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Best Of The Week – 2011 – W18

Hello guys, Time for the “Best Of The Week” links for the week that just passed. Here are some links that drew JavaCodeGeeks attention: * All I Want for Java 8 is… : A Java 8 feature wishlist including Full Runtime Generics Support, JMX 2.0 Features, Improved Date/Time Support and others. * Application Performance Monitoring in production – Step by Step Guide – Measuring a distributed system: In this article, the author explains step by step how to measure performance on a distributed system. Data collection and correlation, usage and utilization measurement and impact measurement are some issues discussed. * Amazon EC2 Outage Explained and Lessons Learned: A short and to the point analysis of the recent Amazon EC2 outage accompanied by lessons that Amazon and us should learn. * Quartz 2.0 Supports Fluent Configuration API and Monitoring of Job Scheduling: New additions in the well established, open source job scheduling framework: Fluent Config API and easier job monitoring. * How Garbage Collection works in Java: A nice and concise article on garbage collection in Java. Heap generations, types of collector, JVM parameters for GC are all explained.. * Android Fundamentals: Scheduling Recurring Tasks: Nice tutorial on how to use BroadcastReceivers and the AlarmManager service in order to schedule and execute recurring tasks. Also check out our Android related posts and our Android Full Application Tutorial. That’s all for this week. Stay tuned for more, here at JavaCodeGeeks. Related Articles:Best Of The Week – 2011 – W17 Best Of The Week – 2011 – W16 Best Of The Week – 2011 – W15 Best Of The Week – 2011 – W14 Best Of The Week – 2011 – W13 Best Of The Week – 2011 – W12 Best Of The Week – 2011 – W11 Best Of The Week – 2011 – W10 Best Of The Week – 2011 – W09 Best Of The Week – 2011 – W08...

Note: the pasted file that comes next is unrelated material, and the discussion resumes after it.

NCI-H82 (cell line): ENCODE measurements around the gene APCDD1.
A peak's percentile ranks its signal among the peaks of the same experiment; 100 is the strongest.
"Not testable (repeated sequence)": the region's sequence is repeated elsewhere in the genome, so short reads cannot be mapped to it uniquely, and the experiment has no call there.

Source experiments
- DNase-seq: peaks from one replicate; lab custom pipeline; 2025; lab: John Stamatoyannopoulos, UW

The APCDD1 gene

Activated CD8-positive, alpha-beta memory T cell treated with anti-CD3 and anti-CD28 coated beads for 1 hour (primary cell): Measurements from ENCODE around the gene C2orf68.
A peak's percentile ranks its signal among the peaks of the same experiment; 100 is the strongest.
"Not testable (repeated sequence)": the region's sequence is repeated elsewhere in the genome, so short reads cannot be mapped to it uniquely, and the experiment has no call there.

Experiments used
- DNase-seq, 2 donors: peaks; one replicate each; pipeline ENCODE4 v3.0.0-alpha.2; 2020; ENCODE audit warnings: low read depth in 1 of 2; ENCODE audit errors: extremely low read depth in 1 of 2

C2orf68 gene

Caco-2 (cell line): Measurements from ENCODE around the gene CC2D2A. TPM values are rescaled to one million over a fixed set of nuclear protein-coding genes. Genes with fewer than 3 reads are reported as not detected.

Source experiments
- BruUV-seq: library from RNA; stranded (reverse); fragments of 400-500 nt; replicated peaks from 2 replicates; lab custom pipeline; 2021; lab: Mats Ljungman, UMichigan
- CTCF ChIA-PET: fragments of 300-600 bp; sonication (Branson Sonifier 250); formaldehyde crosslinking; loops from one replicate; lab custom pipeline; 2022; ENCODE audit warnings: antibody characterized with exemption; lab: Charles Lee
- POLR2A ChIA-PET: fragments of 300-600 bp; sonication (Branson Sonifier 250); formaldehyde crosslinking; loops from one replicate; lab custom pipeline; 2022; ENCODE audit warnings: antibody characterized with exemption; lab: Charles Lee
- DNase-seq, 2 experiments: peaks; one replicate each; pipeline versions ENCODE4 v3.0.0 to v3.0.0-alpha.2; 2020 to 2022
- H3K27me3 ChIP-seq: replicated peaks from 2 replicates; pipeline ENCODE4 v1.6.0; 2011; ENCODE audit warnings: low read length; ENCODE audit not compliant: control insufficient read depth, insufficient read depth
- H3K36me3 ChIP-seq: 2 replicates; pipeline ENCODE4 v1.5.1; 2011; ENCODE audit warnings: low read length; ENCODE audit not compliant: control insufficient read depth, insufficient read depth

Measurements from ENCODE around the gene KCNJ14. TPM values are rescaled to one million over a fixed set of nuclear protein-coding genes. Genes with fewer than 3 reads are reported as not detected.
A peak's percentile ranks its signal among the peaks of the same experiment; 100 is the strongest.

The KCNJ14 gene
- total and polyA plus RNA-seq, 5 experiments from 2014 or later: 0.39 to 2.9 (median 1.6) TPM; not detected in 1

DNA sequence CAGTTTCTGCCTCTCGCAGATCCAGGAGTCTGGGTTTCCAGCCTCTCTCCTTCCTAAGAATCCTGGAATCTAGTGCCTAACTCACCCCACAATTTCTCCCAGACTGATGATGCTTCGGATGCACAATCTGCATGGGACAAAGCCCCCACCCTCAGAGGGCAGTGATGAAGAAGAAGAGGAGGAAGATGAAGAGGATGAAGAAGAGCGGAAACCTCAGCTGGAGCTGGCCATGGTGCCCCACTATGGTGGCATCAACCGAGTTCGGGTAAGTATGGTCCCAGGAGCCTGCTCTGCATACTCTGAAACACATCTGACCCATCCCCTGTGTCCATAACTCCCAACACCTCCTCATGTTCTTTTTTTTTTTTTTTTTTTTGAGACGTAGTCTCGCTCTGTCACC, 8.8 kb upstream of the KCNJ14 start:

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RabbitMQ Module for Play! Framework